Stronger Laws For Dangerous Dogs

November 20, 2013
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Owners whose dogs do grievous bodily harm or kill will face stiff prison terms under upcoming legislation being considered by governments in the U.S., Canada and the U.K. Indeed, animal-loving British citizens face life sentences under proposals being considered by the government. The current maximum is two years in all three countries, but would change so that an owner whose dog injures or kills faces up to 10 years in prison.

Atypically, this ever-hysterical ‘news’ issue arose last week when a 71-year-old Cincinnati woman’s face was bitten off by a pit bull owned by a family member. The dog was destroyed and the pieces of face were retrieved from its stomach for reattachment.

Barking mad?Worse, in an attack in Manchester, England, 14-year-old Jade Anderson was savaged by two bullmastiffs and two Staffordshire bull terriers – as she was visiting the home of a friend. Thus, England’s grandstanding Animal Welfare minister Lord de Mauley said: “Dog attacks are terrifying and we need harsh penalties to punish those who allow their dog to injure people while out of control.

Never satisfied in his relentless search for attention in the House of Lords, Lord De Mauley, if he had his way, would “ban all pit bulls.’ Shameless politicians aside banning pit bulls based on high-profile stories concerning anyone being bitten is absolutely a fool’s errand. It’s not the dogs we should worry about. It’s about modifying the behavior of the owners.

Everywhere there are keening cries for a pit bull ban. A dose of common sense, however, tells us that violent behavior in such dogs is due to their training, or lack thereof. The pit bull is not even a breed. The American Staffordshire terrier, the dog most commonly called a pit bull is just one of a number of breeds lumped into the pit bull category. Consequently, classification of such animals is almost impossible. Even more futile is the fact that owners can train literally any powerful dog to be ferocious and thousands of options. Ask anyone in the know in any big city and you can find betting odds, bookies and hundreds of paying fans for dogfights between breeds as common as mastiffs or as esoteric as African Boerboels.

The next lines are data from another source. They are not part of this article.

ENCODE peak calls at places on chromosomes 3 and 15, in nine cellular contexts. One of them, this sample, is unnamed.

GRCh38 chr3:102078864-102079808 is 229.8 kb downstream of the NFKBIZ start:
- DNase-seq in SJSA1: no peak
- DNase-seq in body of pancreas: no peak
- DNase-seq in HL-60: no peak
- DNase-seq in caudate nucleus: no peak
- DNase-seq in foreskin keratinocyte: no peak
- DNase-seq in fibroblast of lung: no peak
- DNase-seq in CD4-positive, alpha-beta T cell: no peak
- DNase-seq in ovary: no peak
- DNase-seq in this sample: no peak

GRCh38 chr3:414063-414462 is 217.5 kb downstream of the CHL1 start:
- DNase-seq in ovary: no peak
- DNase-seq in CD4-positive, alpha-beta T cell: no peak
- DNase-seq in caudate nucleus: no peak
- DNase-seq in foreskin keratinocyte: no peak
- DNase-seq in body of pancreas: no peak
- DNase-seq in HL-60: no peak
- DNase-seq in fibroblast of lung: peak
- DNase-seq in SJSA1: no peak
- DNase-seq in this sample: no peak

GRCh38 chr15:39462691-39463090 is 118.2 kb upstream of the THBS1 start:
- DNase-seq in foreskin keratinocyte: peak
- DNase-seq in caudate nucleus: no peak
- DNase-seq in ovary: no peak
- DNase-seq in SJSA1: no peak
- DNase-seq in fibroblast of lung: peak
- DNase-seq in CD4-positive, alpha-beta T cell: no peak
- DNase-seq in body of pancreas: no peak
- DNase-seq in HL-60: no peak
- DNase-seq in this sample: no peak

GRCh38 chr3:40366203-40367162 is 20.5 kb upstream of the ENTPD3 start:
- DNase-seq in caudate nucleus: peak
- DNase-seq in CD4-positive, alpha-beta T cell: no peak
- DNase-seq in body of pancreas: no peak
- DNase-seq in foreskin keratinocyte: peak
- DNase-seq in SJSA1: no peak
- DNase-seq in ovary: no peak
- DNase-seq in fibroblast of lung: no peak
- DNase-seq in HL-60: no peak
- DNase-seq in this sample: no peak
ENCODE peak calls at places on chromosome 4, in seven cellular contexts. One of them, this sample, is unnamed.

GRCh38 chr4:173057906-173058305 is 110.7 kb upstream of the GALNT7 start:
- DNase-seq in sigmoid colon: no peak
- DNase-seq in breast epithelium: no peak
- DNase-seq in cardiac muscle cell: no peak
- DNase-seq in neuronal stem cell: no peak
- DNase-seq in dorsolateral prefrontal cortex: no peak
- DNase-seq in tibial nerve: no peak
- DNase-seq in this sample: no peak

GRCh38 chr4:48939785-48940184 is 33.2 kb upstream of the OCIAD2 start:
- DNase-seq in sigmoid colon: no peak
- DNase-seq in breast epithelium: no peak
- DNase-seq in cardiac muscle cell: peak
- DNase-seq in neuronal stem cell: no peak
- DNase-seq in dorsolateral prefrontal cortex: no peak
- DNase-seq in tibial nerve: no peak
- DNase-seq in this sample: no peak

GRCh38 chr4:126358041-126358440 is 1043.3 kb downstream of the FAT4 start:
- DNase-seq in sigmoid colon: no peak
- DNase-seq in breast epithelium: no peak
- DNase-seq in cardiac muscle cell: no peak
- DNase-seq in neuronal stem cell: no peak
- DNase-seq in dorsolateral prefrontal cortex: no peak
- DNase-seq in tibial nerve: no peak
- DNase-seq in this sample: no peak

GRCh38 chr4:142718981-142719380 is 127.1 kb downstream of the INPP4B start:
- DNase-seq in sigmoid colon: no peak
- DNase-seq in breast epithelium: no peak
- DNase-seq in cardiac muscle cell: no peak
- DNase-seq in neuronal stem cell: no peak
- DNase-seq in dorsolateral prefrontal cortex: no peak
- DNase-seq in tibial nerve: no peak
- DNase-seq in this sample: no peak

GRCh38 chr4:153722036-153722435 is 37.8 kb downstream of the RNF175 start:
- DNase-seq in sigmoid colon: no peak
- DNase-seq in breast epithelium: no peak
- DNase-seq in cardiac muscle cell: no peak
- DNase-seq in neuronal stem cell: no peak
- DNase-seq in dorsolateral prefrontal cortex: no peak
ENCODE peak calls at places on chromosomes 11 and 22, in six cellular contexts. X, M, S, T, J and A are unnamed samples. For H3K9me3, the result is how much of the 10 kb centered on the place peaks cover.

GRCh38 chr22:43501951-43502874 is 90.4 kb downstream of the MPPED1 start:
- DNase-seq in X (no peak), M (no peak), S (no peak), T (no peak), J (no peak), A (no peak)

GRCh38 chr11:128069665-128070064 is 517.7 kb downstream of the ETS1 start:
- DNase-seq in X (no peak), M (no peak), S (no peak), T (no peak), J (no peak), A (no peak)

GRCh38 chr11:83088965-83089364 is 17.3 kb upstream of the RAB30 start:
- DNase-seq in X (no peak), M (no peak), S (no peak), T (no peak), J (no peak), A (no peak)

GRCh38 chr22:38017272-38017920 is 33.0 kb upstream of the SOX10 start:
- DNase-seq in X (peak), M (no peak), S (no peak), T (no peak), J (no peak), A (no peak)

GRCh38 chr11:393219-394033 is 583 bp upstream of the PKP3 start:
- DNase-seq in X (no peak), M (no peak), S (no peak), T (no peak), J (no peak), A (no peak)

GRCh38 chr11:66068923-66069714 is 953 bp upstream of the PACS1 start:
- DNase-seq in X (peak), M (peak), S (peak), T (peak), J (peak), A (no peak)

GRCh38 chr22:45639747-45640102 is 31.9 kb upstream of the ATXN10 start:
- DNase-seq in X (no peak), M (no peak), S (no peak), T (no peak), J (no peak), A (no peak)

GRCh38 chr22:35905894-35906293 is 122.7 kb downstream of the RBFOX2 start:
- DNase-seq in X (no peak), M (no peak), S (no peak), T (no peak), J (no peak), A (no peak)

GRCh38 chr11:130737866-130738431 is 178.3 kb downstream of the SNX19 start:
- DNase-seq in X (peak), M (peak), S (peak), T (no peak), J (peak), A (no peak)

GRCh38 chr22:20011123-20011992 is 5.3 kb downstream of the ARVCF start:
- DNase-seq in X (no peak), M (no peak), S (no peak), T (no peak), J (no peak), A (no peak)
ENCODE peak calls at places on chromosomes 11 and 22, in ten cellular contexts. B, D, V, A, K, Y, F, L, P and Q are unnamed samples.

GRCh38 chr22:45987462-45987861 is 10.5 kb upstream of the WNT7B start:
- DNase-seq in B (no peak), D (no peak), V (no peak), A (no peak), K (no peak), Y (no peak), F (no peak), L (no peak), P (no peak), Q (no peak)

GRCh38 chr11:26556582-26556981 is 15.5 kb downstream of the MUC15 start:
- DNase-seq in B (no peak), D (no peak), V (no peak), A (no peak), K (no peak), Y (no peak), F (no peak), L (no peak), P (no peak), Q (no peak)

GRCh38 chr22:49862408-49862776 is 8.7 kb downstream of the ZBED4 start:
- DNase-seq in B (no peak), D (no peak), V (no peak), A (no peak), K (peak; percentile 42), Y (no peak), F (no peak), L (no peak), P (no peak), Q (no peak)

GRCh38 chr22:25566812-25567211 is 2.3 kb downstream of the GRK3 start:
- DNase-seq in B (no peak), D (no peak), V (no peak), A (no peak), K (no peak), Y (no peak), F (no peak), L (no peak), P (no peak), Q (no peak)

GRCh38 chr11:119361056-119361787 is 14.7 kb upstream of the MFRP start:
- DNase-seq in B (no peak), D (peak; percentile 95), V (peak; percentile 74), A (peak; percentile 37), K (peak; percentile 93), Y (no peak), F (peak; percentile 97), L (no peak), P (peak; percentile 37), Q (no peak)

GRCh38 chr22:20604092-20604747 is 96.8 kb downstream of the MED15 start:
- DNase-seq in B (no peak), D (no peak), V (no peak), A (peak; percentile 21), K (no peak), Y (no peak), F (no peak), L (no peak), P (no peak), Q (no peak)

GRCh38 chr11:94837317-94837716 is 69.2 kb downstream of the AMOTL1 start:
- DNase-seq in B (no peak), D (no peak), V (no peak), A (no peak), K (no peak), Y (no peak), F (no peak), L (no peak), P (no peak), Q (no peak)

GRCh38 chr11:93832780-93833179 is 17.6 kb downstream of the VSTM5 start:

The ugly truth is that vicious dog attacks are rarely prosecuted. Public prosecutions involving dog bites are rare. More often, dog attacks become a civil matter between the bite victim and the dog’s owner simply because our jails are full and civil authorities already have a full plate. Little that can be done about the unwillingness of most dog-bite victims to seek civil or criminal penalties against the owner of a dog. Why? Well, court appearances mean taking valuable time away from work, and, more often than not, they are relatives of the owner and so are reluctant to take legal action.

Can this problem be solved in a common sense way? If a community is forced to send emergency personnel to the scene of any dog attack it should result in an investigation which determines culpability and who should be responsible for expenses incurred by the city or town. Some communities like one in Evanston, Illinois already work under such rules, collecting through the owner’s property insurance. As owners often starve their dogs to make them more aggressive, investigations of dog-bite incidents should also focus on whether there are grounds to charge the owner with animal cruelty.

No matter what action is taken in response to these attacks, it should focus on owners, not breeds.

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